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Senior couple moving boxes

Chapter 8 - Helping Your Parent Downsize Their Home for Retirement

Let’s Pack Those Boxes - Make a plan

Now that your parent has made the decision to move to a retirement home, it’s time to help them prepare their current home so they can begin their next adventure. Downsizing a home for retirement living can seem daunting. After all, it’s more than just a bit of decluttering – it can be an emotional journey, complete with both laughter and tears.

Making a move means finding a way to honour the past, by keeping what matters most or by finding ways to preserve memories – and creating a new place to live that they’re excited to move into and set up.

Encourage your mom or dad to take time and enjoy the process without rushing. There are questions of logistics: what will they take with them, and what will they give away, or sell, or pass on to family or friends? What about their favourite chair, their books – they’re coming, too, right? Making a move means finding a way to honour the past, by keeping what matters most or by finding ways to preserve memories – and creating a new place to live that they’re excited to move into and set up.

Here are some ideas to help make this a smoother process, so your loved one can embrace the benefits of downsizing in retirement.

1. Make a plan
Encourage your mom or dad to start their planning with the future state in mind – what their new retirement home suite can accommodate, and how they want the space to function. Offer to get the measurements of the new space, including closets and additional storage; this will help determine what can fit, and what will need to be donated or sold. Think about recreating the floor plan for them by mapping out the new bedroom or living area. Using tape, block out the size of things to see what fits. That way, they’ll be able to better envision the flow and see what works and what doesn’t quite fit.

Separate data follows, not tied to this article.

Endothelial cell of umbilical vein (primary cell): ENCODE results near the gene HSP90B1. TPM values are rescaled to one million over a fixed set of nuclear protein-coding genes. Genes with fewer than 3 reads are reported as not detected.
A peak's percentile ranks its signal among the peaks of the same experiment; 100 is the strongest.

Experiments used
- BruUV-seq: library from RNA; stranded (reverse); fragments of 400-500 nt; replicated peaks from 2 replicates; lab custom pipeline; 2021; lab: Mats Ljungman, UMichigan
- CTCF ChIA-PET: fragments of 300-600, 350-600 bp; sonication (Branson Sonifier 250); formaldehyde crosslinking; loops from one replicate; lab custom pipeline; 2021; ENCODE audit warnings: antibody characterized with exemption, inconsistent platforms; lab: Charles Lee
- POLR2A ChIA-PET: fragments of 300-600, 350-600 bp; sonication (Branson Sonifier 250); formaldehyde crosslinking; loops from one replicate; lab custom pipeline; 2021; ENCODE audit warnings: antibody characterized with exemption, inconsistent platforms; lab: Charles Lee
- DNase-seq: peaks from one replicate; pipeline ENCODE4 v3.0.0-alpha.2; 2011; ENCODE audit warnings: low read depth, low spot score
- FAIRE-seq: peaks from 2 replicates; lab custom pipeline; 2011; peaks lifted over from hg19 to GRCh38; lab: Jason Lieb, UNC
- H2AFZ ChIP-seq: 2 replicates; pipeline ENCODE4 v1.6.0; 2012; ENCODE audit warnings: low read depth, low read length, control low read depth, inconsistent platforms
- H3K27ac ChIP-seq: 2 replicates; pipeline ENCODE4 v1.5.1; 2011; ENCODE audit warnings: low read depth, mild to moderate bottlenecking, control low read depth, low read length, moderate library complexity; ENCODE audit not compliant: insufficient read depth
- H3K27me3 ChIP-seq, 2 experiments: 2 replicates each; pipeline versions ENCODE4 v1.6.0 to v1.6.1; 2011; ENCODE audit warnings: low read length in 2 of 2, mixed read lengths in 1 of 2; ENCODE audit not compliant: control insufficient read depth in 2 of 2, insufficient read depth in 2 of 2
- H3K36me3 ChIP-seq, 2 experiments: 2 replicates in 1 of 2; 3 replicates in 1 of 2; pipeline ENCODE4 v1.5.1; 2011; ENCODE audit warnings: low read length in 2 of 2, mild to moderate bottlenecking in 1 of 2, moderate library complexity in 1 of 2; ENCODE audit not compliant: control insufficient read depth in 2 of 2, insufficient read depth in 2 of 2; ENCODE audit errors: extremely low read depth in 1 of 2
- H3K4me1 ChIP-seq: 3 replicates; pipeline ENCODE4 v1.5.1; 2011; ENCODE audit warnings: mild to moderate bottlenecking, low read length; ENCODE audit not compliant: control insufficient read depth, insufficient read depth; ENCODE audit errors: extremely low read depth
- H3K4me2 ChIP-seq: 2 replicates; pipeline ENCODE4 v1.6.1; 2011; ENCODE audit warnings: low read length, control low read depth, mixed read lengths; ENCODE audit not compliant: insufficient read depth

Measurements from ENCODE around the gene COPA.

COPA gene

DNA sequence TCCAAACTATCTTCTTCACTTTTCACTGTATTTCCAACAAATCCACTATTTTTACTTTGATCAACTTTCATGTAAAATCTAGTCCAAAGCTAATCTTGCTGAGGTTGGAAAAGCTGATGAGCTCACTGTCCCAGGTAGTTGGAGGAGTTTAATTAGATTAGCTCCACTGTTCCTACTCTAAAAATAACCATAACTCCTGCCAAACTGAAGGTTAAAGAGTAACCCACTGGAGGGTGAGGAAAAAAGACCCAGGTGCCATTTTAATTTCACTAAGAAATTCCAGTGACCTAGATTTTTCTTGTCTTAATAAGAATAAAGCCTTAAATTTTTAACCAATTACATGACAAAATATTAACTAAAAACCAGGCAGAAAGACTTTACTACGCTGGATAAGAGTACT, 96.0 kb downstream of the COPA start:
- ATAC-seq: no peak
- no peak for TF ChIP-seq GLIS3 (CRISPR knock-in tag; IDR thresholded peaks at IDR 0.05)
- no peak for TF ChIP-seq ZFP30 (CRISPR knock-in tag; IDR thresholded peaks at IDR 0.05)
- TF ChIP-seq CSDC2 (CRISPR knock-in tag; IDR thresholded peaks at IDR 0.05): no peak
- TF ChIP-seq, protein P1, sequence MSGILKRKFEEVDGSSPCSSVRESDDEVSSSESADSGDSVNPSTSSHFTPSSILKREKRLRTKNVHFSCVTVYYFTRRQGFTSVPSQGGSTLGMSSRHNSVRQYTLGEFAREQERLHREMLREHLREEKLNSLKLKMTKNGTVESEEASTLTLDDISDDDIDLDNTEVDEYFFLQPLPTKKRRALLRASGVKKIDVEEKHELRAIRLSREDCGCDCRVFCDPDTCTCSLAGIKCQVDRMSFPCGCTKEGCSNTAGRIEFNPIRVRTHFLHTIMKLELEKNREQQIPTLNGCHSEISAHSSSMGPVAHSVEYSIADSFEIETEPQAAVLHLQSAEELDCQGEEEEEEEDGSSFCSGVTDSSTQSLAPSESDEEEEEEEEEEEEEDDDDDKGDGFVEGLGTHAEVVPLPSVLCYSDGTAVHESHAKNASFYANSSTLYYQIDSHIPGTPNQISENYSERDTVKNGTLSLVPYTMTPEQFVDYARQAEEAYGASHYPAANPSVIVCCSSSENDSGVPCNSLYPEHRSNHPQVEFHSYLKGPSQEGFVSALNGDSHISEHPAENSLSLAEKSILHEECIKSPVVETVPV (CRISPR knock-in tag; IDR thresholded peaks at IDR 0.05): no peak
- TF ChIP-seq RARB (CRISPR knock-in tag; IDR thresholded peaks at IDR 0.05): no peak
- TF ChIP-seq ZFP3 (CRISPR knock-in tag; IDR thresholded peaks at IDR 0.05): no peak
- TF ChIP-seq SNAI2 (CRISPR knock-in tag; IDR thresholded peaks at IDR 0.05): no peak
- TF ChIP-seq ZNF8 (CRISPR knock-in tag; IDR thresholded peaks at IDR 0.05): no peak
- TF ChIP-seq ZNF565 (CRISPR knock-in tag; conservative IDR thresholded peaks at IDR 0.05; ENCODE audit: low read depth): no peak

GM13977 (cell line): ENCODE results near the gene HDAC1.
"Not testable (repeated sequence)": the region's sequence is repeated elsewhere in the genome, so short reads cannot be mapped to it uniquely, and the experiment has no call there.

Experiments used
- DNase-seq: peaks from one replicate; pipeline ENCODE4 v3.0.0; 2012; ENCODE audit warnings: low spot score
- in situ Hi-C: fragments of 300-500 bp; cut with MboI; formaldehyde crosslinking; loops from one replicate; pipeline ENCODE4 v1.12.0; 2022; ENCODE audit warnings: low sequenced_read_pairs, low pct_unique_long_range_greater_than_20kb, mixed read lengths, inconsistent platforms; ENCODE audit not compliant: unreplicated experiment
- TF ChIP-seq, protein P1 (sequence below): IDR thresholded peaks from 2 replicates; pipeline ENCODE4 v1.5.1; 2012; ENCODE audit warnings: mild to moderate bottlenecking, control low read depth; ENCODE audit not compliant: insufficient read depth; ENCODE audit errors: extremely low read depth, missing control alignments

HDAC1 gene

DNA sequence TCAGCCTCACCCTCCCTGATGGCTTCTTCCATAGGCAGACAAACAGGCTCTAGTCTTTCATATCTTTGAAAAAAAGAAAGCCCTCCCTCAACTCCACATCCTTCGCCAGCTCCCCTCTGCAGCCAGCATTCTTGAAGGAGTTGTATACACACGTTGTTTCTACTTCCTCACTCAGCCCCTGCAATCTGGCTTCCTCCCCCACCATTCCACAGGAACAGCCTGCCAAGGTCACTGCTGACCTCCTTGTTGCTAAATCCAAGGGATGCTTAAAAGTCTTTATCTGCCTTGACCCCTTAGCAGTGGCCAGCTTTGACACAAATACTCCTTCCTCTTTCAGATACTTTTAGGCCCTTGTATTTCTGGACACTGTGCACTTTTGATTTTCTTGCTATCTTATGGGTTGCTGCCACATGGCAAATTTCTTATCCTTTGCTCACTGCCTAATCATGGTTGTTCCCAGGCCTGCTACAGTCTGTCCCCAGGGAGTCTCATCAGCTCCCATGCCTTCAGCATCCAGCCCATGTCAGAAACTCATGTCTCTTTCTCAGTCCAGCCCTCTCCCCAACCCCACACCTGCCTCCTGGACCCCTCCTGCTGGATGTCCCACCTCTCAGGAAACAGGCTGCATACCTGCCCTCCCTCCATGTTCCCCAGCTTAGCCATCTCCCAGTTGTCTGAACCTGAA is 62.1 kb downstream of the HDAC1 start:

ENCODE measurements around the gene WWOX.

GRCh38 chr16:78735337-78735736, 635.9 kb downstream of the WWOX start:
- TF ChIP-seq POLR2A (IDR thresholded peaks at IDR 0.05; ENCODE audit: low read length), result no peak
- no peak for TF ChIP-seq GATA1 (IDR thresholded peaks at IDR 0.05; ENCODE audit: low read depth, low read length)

For example, there might not be room for their wooden desk and old computer. But would a laptop solve this problem? Do they have a favourite chair that simply must make the move? Does it fit into the new space? If so, help them plan the suite around it.

2. Start small
Prompt your parent to start the paring-down process well before they are scheduled to move – today, even. Let them know that investing a mere 15 minutes each day will make a big difference when it comes to thinning out their belongings.

3. Take the time
Preparing for a major move takes time. Trying to squeeze the process into a single day or week is way too much, emotionally and physically, on both you and your loved one. Start the process early and allow an opportunity to reminisce; sometimes things trigger strong memories. Each item – whether it’s the dishes they got for their wedding, the pictures they’ve hung on their walls, the antique desk that’s a family heirloom - will require thought and consideration, so it’s OK to go slow.

4. Let it go
As a starting point, help your mom or dad create a list that includes things they’re planning to keep and items they no longer want. Begin with obvious things, such as appliances or tools that won’t come with them.